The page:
Guest Post: An Honest, Affirming Look at Converting Infants

Ed Case, CEO of Interfaithfamily.com, shares his thoughts on our film, conversion and creating Jewish families. You can read more of what Ed has to say on Interfaithfamily.com’s blog.

Welcoming Waters: Mikveh for Babies is an incredibly affirming video on many levels. First, Jennifer Grossman, the mother of Clara, the infant being converted, is someone we should welcome with open arms into the Jewish community: a woman dedicated to being a Jew, creating a Jewish family life and raising a Jewish child. With her own conversion and her daughter’s conversion, she is “very much looking forward to us being a Jewish family together.”

Second, the Grossman family is so fortunate to have Mayyim Hayyim, a completely friendly, embracing place – including for Jennifer’s non-Jewish family– at which to experience this ritual. They are also fortunate to work with Rabbi Andrew Vogel, whose warmth is evident throughout the film. His concern that Clara’s immersion should be shared by the entire family- Clara’s parents and both sets of grandparents- does not go unnoticed and speaks to his warmth and dedication to Jewish inclusion.

Third, as Rabbi Vogel mentions, many parents think that “the hardest thing is letting go.”For mothers who are open to considering mikveh for their children, one daunting obstacle can be concern about being required to completely let go of the infant for a moment. The film brilliantly shows, in an understated way, how blowing on Clara’s face causes her to reflexively hold her breath while her mother lets go and she is submerged in the water. It shows that it doesn’t have to be that hard to let go.

The film is honest in raising difficult issues around recognition of conversions by different religious communities. While conversion of infants with non-Jewish mothers is not required in the Reform movement, which is the Grossman family’s religious community, it is required in other movements. It is understandable that Mr. Grossman wants his daughter to be recognized by other denominations as much as possible, although I’m not sure how widespread that concern is among interfaith couples generally. I do hope Mr. Grossman won’t experience disappointment later on: sadly, Clara’s conversion under the supervision of a Reform rabbi, even including immersion, will not be recognized as valid by some denominations. I often think that interfaith couples do best to stick with their own religious community and not worry too much about meeting the standards of others.

I would also like to mention that, while Jennifer has chosen to convert, there are many women who do not, but who are just as dedicated as Jennifer to raising Jewish children. These women are the un-sung heroes of the Jewish community – mothers who are not Jewish who schlep their children to Hebrew school, light candles with them on Shabbat, and who are strong, dedicated members of our communities. If you ask them, they, too will say that they are “being a Jewish family,” together with their husbands and children. Jennifer Kaplan, the truly talented filmmaker, has done an excellent job of illuminating the issues and process involved in converting an infant, in less than four minutes. We’re pleased to highlight the film on InterfaithFamily.com’s Conversion Resource Page.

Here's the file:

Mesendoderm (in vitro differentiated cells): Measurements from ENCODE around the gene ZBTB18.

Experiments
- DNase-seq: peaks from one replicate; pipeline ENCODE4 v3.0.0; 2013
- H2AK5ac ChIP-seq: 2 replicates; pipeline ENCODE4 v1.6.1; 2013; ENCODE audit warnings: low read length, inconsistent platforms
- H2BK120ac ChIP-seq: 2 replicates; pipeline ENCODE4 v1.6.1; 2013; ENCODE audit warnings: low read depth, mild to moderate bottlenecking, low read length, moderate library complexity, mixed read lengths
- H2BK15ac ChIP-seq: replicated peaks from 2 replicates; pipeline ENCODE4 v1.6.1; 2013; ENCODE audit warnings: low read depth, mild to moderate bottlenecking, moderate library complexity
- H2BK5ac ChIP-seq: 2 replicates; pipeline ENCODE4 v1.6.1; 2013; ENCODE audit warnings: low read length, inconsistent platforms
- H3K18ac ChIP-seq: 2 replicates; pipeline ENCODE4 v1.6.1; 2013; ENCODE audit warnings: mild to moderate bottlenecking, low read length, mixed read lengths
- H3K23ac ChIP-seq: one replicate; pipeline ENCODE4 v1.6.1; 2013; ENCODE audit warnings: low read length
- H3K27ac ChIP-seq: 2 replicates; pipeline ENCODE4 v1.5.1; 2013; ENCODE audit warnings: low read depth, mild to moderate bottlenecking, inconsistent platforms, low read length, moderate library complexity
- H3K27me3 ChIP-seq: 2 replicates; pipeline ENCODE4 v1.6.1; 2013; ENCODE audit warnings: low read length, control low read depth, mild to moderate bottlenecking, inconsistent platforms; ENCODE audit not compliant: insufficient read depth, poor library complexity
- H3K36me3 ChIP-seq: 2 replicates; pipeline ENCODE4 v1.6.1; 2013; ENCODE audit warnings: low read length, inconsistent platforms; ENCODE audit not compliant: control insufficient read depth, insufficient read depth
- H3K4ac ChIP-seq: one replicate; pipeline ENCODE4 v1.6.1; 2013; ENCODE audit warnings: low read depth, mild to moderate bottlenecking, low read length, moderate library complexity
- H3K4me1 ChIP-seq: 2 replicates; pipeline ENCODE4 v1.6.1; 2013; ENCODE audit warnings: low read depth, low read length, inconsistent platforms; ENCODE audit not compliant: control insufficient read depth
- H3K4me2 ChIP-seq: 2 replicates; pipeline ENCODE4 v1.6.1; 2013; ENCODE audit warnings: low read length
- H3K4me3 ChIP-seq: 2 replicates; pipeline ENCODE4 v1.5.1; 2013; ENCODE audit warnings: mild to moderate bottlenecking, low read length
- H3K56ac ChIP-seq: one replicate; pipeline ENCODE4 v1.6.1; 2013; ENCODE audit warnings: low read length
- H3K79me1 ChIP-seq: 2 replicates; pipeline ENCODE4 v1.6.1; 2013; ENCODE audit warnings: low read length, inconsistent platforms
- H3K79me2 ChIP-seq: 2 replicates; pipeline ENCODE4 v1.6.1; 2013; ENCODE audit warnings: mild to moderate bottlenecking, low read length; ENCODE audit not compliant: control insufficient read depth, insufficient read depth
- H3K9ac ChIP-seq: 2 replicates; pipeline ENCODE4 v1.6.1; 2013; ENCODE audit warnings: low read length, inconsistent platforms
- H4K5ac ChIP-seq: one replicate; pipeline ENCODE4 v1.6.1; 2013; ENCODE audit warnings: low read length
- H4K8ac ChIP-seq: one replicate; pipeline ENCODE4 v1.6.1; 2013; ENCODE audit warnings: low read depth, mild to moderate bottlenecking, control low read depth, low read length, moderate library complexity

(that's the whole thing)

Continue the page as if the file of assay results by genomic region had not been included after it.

About mayyimhayyim

Mayyim Hayyim is a 21st century creation, a mikveh rooted in ancient tradition, reinvented to serve the Jewish community of today
This entry was posted in Children, Conversion, Interfaith. Bookmark the permalink.

One Response to Guest Post: An Honest, Affirming Look at Converting Infants

  1. pro-inmarriage says:

    Mr. Case is wrong. Only Jewish can give birth to and raise Jewish children. Gentile women can only raise gentile children. Jewish women are not trash or worthless as Mr. Case seems to think. Jewish women were born to fullfill roles that they can only specifically do. A Jewish family can only exist when both partners are Jewish. It’s nice that Jennifer Grossman is converting for her husband but if Mr. Grossman thought it was really important to create a Jewish family he would have dated and married a Jewish woman.

    Mr. Case is anti-Orthodox and wants to create a watered down Judaism that resembles Christianity. He thinks that gentile women are superior to Jewish women. Why would anyone in the Jewish community listen to what this man has to say?

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